Piazza Duomo...Messina, Sicily


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Piazza Duomo is the main square in Messina, Sicily and it contained some marvelous structures that had been restored, repaired or replaced over several centuries. The square is also known by the name Cathedral Square.



We opted to take the tour called Highlight of Messina (the list is on page called Messina). One of the major highlights was the Cathedral of Messina which dates back to the 12th century. It contains the remains of King Conrad, ruler of Germany & Sicily in the 13th century.

It has been rebuilt several times because in 1908 there was an earthquake that did heavy damage and during the Second World War it sustained further damage. Even with the renovations that have occurred, it has retained some of the original Norman-style features from 1160, when it was built by the Holy Roman emperor Henry VI.

The Cathedral of Messina was originally built back in the days of the Normans but in 1197 it was dedicated to the Virgin Mary. Little of the original church remains but Valenti attempted to reconstruct in based on ancient documents so we assume a resemblance exists. In the entry is a statue of Madonna and Child that dates from 1534. Piazza Duomo is where it is located.

Along the walls of the side naves are statues representing the Apostolates.

A highlight inside the Cathedral is the "Cloak of Gold" which weighs 20 pounds and was made by the Florentine Innocenzo Mangani in 1668. Adorning the artwork is a vast quantity of precious stones and jewels. It used to cover the picture of the Madonna della Lettera on the Cathedral's high altar.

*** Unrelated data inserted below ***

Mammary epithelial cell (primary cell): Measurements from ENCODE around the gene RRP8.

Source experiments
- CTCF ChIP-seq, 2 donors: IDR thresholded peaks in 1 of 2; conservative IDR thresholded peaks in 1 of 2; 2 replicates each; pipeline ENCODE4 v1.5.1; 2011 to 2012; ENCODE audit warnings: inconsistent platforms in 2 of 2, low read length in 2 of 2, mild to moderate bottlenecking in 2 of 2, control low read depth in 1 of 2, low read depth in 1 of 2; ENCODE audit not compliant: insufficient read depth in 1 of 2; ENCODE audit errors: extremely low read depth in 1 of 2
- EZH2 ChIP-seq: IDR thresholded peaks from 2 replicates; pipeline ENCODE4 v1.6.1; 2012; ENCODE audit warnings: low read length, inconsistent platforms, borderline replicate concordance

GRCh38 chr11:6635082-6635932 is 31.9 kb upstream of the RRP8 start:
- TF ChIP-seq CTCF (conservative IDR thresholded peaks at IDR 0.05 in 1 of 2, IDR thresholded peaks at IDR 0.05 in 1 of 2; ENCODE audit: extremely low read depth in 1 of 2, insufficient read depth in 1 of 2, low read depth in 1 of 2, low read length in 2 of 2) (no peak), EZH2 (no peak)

The ancient belltower also suffered severe damage in the earthquake of 1783 and a new design was done by Valenti. He tried to retain some of the characteristics of the former tower. In 1933 it became the awe-inspiring 197 foot tower that it is today with the addition of the largest animated astronomical clock in the world which was built in Strasbourg. It has a prime setting in the Piazza Duomo.

Crowds gather daily at noon to watch the spectacle. While Ave Maria plays from a loudspeaker, the bronze mechanical figures start their ritual. The Piazza Duomo becomes alive with not only the ritual but also with vendors selling handmade lacework and shawls. I bought a few shawls for friends because they were so exquisitely handcrafted.

A bird flaps its wings, a lion roars and moves a flag, and two historical females take turns ringing the bell. Just before the end of the ritualistic sequences, a statue of Jesus appears from a tomb. Eight bells then toll the conclusion of the noon event.

Orion Fountain (Fontana di Orione) is the work of artist Montosoli and was built in 1547. This pre-baroque style fountain was to celebrate and commemorate Messina's first aqueduct. It is named in honor of Orione, the city's mythical founder. It features the four rivers, Tiber, Nile, Ebore and Camaro as symbolic entities.

It has several levels and each one holds a different display with a separate meaning. The bottom has a two-horse chariot driven by a god and this indicates the day of the week. The next level has a figure of Death waving a scythe at the "four ages of man" represented by a child, youth, soldier or old man. The next level is the Sanctuary of Montalto and the figures represent the Nativity, Epiphany, Resurrection and Pentecost depending upon the season. The top has Madonna della Lettera (Madonna of the Letter) in which a letter is delivered to the ambassadors of Messina thanking them for those who adopted Christianity.



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